Polly Of Bridgewater Farm  An Unknown Irish Story

Chapter XVII

Londonderry, May 1847

Polly and the children had never seen such a city as Derry.  They spent hours clambering over the high stone walls that held so much history of siege and saint, of oak groves and daring young apprentice boys.  Even at night most of the streets were bright with the new gaslight.  By day, Ships Quay was a thronging mass of shouting sailors, baggage handlers, ticket sellers, fish mongers, and hucksters, all clamoring for the attention of passengers desperate to find passage.  It was an exciting place to be if you were young and held a ticket on one of the sailing ships floating at anchor in the safest harbour in Ireland.

The Sesostris was one of these.  A magnificent three-masted vessel built on the coast of Scotland, chartered by J. & J. Cooke, with an experienced captain, Mr Dand, in charge.  William could hardly contain his excitement.  At last, his dream of sailing in a real ship towards who knew what adventures had come true.  And perhaps one day ha would own his own farm.  the youngest children, Robert, little Maggie and the bouncy two-year-old twins Isabella and Rebecca all caught his excitement.  Young Joseph spent the whole day exploring the port with his father.

Polly and her mother soon retreated back to the shops of the upper town, looking wistfully at provisions they could neither afford nor take on board.

others were worse off; some families had long ago given up hope of passage anywhere.  Famine had hit hard and early in this most northern part of Ireland.  The population of the Inishowen Peninsula had been devastated, the workhouse in Derry overwhelmed by the number of applicants.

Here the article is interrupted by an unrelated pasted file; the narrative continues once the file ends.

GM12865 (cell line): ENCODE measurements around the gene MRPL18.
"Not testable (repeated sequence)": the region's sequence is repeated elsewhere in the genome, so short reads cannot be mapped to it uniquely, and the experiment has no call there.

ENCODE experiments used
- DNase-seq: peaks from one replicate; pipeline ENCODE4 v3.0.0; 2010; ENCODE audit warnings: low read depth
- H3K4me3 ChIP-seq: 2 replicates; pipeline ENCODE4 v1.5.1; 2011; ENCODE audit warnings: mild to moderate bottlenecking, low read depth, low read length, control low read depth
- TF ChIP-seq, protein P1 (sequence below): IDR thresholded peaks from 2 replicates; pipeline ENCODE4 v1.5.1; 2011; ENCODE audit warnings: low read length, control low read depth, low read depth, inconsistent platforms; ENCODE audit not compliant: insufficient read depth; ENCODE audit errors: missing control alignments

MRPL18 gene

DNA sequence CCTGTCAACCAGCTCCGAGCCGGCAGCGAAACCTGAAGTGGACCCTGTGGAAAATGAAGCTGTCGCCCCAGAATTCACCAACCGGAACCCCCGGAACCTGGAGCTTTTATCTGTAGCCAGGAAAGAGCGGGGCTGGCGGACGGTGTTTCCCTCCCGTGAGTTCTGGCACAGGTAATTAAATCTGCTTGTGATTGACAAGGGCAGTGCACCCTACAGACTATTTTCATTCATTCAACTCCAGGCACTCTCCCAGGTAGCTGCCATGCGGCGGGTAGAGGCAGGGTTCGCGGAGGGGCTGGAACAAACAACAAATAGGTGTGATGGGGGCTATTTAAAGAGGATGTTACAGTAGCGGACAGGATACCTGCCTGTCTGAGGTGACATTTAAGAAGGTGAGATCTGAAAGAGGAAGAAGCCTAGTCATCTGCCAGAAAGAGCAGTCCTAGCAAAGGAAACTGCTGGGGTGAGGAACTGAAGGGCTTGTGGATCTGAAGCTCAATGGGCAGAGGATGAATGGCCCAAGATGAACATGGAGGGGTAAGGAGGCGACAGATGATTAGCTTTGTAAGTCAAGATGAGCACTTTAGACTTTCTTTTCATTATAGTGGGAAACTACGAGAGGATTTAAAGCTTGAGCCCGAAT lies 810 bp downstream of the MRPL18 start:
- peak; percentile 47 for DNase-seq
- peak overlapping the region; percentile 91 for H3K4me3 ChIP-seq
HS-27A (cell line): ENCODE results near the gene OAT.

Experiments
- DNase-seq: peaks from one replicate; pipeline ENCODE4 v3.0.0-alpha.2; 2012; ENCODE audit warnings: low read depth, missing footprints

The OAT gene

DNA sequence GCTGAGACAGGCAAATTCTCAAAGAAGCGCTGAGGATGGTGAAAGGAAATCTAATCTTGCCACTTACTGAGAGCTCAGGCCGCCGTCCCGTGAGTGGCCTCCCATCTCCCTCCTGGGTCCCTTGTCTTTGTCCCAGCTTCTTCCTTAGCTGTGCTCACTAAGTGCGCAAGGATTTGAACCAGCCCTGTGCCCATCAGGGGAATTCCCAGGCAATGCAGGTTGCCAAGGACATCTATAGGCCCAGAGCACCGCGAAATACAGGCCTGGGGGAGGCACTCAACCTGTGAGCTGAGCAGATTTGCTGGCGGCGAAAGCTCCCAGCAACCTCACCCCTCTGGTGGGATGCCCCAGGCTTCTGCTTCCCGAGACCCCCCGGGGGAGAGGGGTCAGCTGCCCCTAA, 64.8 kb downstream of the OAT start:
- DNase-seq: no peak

That night, Polly returned reluctantly to their dismal lodging that was so unbearably different fro the farm they had left.  She felt as though her inmost spirit was cramped up by the narrow walls, the smells, and the suffering she had seen in the eyes of children all day long.

She stood for a long time at the window of the tenement house looking out over the roof tops with the sun setting slowly in the far western horizon.  Then, to her amazement, she heard a familiar song, faint at first, then growing stronger, vibrant in the clear air.  There was a solitary blackbird perched jauntily on the nearby soot-blackened rooftop, singing his heart out with his special evening song, almost as though he had deliberately chosen her for an audience.  For nearly an hour she listened entranced, beckoning her mother and Eliza to joint her.  Through all that followed, she would never forget the blackbird’s song.


What a splendid book … What a delightful story … I could feel the slushy peat field … I could smell the rain coming.”

M. O’Gallagher

Available here: click here

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